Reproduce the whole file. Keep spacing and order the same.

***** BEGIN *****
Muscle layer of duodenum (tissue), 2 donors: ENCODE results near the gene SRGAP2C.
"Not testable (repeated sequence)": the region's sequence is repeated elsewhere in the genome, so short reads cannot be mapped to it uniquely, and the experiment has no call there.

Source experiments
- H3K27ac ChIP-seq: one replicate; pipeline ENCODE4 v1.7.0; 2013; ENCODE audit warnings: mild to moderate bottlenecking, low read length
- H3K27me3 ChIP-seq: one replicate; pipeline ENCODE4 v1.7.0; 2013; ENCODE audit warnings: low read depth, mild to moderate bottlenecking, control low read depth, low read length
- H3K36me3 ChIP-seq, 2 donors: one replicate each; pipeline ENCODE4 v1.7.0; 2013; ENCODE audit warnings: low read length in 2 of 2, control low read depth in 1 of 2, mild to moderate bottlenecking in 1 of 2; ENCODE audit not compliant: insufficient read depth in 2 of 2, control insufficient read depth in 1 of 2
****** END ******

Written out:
Muscle layer of duodenum (tissue), 2 donors: ENCODE results near the gene SRGAP2C.
"Not testable (repeated sequence)": the region's sequence is repeated elsewhere in the genome, so short reads cannot be mapped to it uniquely, and the experiment has no call there.

Source experiments
- H3K27ac ChIP-seq: one replicate; pipeline ENCODE4 v1.7.0; 2013; ENCODE audit warnings: mild to moderate bottlenecking, low read length
- H3K27me3 ChIP-seq: one replicate; pipeline ENCODE4 v1.7.0; 2013; ENCODE audit warnings: low read depth, mild to moderate bottlenecking, control low read depth, low read length
- H3K36me3 ChIP-seq, 2 donors: one replicate each; pipeline ENCODE4 v1.7.0; 2013; ENCODE audit warnings: low read length in 2 of 2, control low read depth in 1 of 2, mild to moderate bottlenecking in 1 of 2; ENCODE audit not compliant: insufficient read depth in 2 of 2, control insufficient read depth in 1 of 2